Time Becomes More Fleeting as We Get Older
The fleetingness of time becomes more concerning the older we get, because it seems like everything around us starts to go by more quickly. Why does this not happen when we’re young? At 7 or 10 years old, time seems eternal, but beyond the age of 20 it flies without stopping.
When I was young, I remember that it seemed to take an eternity for Christmas or my birthday to arrive.
This is a psychological effect that we all experience. Time doesn’t pass more quickly, it’s just our perception that changes. Routine prevents us from enjoying each day to the fullest, and our memories get pushed further and further back into a more distant past. All of this influences our perception of how fast time goes.
The fleetingness of time is a question of perception
Time passes the same for every person, but the perception of it isn’t always the same. Generally, when they’re over 20 years old, people will notice that it passes more quickly than before. This is because they’re much more aware of it. At this age, it’s become much more important. Isn’t it true that now, you always know around what time it is?
But there are many people who know how to take advantage of each day and enjoy it like when they were younger. For them, the undesirable advancement of the second hand doesn’t involve constant stress. Remember the importance of perception; it’s the key to all of this. Can something be done to avoid feeling like time can’t be slowed down?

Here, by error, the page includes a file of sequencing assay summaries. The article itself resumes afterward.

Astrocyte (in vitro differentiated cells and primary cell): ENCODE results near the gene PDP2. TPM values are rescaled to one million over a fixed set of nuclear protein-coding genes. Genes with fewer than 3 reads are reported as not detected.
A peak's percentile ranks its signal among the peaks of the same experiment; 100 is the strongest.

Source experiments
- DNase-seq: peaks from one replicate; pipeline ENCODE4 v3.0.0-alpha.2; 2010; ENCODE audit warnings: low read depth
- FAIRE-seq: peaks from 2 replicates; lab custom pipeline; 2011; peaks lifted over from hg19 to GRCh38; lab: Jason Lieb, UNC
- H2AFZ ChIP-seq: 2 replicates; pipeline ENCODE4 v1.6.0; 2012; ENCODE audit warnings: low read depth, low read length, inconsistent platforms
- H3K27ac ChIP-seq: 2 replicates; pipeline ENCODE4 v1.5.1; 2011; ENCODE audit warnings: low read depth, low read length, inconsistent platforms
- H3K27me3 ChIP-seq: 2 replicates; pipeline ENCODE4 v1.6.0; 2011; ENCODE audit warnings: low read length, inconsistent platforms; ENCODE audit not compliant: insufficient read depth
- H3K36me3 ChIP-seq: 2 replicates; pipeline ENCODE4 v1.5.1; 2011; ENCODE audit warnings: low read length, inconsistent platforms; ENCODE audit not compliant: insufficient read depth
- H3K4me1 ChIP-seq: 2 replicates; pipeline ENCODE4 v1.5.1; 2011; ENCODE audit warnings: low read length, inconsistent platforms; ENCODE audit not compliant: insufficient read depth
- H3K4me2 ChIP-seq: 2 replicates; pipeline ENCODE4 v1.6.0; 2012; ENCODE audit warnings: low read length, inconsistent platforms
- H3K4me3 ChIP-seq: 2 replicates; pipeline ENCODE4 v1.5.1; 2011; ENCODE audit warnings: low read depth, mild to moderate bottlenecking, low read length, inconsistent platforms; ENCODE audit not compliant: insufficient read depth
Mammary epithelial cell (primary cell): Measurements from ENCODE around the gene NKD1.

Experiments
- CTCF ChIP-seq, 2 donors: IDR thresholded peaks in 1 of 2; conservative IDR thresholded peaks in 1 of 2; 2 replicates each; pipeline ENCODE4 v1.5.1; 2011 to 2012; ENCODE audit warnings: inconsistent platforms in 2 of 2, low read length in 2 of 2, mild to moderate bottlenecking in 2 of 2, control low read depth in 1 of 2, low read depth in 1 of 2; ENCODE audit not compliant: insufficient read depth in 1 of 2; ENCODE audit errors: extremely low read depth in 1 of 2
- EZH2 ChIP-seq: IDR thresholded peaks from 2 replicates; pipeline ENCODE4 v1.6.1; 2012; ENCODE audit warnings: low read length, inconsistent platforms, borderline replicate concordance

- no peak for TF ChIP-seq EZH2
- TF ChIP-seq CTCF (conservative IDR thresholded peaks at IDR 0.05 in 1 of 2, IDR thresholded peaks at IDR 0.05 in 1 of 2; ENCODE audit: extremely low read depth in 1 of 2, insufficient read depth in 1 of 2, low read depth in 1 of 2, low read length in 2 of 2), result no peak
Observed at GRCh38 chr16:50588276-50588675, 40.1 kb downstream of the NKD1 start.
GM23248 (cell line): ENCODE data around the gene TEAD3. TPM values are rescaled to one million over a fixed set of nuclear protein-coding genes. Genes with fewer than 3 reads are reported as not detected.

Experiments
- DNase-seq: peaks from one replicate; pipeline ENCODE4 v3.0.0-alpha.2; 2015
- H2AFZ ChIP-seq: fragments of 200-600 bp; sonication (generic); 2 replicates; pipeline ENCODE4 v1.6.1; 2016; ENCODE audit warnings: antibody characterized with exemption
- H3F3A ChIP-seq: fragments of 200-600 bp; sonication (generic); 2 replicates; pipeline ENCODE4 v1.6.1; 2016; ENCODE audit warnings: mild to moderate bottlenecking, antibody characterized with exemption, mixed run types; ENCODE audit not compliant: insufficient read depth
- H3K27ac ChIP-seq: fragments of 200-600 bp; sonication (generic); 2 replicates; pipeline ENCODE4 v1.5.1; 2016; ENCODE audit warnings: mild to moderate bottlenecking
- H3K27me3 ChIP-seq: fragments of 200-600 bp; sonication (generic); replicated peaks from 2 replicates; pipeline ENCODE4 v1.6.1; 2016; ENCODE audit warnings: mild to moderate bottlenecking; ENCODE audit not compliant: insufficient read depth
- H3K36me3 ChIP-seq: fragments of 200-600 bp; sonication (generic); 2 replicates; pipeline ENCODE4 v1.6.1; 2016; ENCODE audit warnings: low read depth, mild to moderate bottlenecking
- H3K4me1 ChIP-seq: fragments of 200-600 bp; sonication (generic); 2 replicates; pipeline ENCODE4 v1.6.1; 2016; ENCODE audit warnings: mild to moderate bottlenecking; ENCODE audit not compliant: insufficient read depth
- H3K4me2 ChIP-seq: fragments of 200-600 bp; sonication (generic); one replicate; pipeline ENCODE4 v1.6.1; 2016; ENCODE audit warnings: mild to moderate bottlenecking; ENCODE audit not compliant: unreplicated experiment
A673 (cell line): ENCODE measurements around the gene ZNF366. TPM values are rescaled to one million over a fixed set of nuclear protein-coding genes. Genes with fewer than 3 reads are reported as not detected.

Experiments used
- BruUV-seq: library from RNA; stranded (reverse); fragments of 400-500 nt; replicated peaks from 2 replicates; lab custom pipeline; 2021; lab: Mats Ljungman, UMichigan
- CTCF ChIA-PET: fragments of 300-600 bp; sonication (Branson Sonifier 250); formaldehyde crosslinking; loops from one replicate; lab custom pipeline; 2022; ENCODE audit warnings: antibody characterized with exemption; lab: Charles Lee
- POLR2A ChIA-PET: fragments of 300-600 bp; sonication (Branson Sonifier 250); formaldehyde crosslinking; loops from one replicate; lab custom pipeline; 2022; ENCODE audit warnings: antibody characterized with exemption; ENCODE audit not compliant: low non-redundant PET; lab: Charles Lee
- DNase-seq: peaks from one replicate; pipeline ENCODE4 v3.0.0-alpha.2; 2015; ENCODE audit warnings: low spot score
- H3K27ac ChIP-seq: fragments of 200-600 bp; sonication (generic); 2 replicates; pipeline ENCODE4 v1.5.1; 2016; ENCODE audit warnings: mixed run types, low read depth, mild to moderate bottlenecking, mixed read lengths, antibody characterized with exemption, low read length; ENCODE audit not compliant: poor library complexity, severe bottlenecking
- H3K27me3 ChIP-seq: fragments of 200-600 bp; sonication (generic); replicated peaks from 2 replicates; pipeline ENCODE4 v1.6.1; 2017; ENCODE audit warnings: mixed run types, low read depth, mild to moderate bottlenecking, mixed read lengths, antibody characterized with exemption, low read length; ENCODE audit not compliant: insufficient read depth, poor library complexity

Have you ever noticed how when you’re bored and have nothing to do, time passes very slowly? On the other hand, when you’re immersed in a work routine full of meetings, obligations, projects, and presentations, it feels like there’s not enough time in the day.
We get older and gain responsibilities, but we lose track of time.
It all depends on what you have to do, your obligations and routines. When you break the routine and go on vacation, you’re not as aware of the clock as when you’re working. Along with age, this influences your perception of time. The older you get, the faster it seems to fly.
Memory and time
On top of your routine and workload, there’s another factor that can explain why life passes before your eyes more quickly as you get older: memory. When you look back, the older you are, the less memories you’ll have of the most recent years, and the younger you are, the more recent memories you’ll have.
The few memories that remain in one’s mind produce this strange effect that makes us think time is moving at the speed of light. But have you ever noticed, looking back and counting the days, that not as much time had passed as you thought?
Imagine that you went through a breakup a year ago. In your inner world, you might think that little time has passed, but when you do the math, you realize a year has gone by! Your perception made you believe that less time passed than what actually did. This is because your memories from that period are scarce, and many of them have been erased.
This would explain why everything goes by more slowly in childhood and adolescence. Your memories of the last few hours are much more vivid and intense. But memory is limited, and as you get older, only the most relevant memories remain. This makes them feel much closer than they are.
Fleetingness is synonymous with wasting the hours that pass before you as if nothing had any meaning.
In the first few years of school, college, or a new job, everything leaves a mark on your life. You’re continuously learning, your first love stories develop, you meet a lot of people, you experiment, you travel. As such, changes occur one after another, and you’re fully aware of them, in contrast to what happens during childhood.
However quickly or slowly it passes, the best thing that can be done with time is to take advantage of it. It’s important that you don’t feel like you’ve thrown it away. Rather, you must realize that it’s the best gift you can give to others, because it’s limited and belongs to you in some way.